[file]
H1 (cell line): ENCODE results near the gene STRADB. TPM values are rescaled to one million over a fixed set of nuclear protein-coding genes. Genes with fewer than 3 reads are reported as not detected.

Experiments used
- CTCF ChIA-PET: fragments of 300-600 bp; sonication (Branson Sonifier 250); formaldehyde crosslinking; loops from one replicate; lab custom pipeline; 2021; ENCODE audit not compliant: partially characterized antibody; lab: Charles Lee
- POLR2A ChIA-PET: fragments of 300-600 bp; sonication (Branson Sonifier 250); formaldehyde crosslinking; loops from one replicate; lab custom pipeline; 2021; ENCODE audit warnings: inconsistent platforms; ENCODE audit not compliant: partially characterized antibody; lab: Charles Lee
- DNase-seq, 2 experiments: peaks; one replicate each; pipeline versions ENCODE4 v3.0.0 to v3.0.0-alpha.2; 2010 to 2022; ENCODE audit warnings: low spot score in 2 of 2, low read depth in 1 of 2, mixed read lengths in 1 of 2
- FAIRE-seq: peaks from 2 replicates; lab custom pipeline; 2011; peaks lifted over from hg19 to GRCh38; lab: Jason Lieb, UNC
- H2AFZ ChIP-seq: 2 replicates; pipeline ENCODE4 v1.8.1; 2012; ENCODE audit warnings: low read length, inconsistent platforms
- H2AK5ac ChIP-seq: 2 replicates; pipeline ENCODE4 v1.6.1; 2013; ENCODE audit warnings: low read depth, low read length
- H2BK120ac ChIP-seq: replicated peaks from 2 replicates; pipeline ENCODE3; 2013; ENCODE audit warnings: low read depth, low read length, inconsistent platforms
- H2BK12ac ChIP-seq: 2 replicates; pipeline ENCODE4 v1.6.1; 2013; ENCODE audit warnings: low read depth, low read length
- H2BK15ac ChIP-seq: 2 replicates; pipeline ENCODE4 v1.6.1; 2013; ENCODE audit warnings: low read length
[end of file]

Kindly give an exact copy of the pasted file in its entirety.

H1 (cell line): ENCODE results near the gene STRADB. TPM values are rescaled to one million over a fixed set of nuclear protein-coding genes. Genes with fewer than 3 reads are reported as not detected.

Experiments used
- CTCF ChIA-PET: fragments of 300-600 bp; sonication (Branson Sonifier 250); formaldehyde crosslinking; loops from one replicate; lab custom pipeline; 2021; ENCODE audit not compliant: partially characterized antibody; lab: Charles Lee
- POLR2A ChIA-PET: fragments of 300-600 bp; sonication (Branson Sonifier 250); formaldehyde crosslinking; loops from one replicate; lab custom pipeline; 2021; ENCODE audit warnings: inconsistent platforms; ENCODE audit not compliant: partially characterized antibody; lab: Charles Lee
- DNase-seq, 2 experiments: peaks; one replicate each; pipeline versions ENCODE4 v3.0.0 to v3.0.0-alpha.2; 2010 to 2022; ENCODE audit warnings: low spot score in 2 of 2, low read depth in 1 of 2, mixed read lengths in 1 of 2
- FAIRE-seq: peaks from 2 replicates; lab custom pipeline; 2011; peaks lifted over from hg19 to GRCh38; lab: Jason Lieb, UNC
- H2AFZ ChIP-seq: 2 replicates; pipeline ENCODE4 v1.8.1; 2012; ENCODE audit warnings: low read length, inconsistent platforms
- H2AK5ac ChIP-seq: 2 replicates; pipeline ENCODE4 v1.6.1; 2013; ENCODE audit warnings: low read depth, low read length
- H2BK120ac ChIP-seq: replicated peaks from 2 replicates; pipeline ENCODE3; 2013; ENCODE audit warnings: low read depth, low read length, inconsistent platforms
- H2BK12ac ChIP-seq: 2 replicates; pipeline ENCODE4 v1.6.1; 2013; ENCODE audit warnings: low read depth, low read length
- H2BK15ac ChIP-seq: 2 replicates; pipeline ENCODE4 v1.6.1; 2013; ENCODE audit warnings: low read length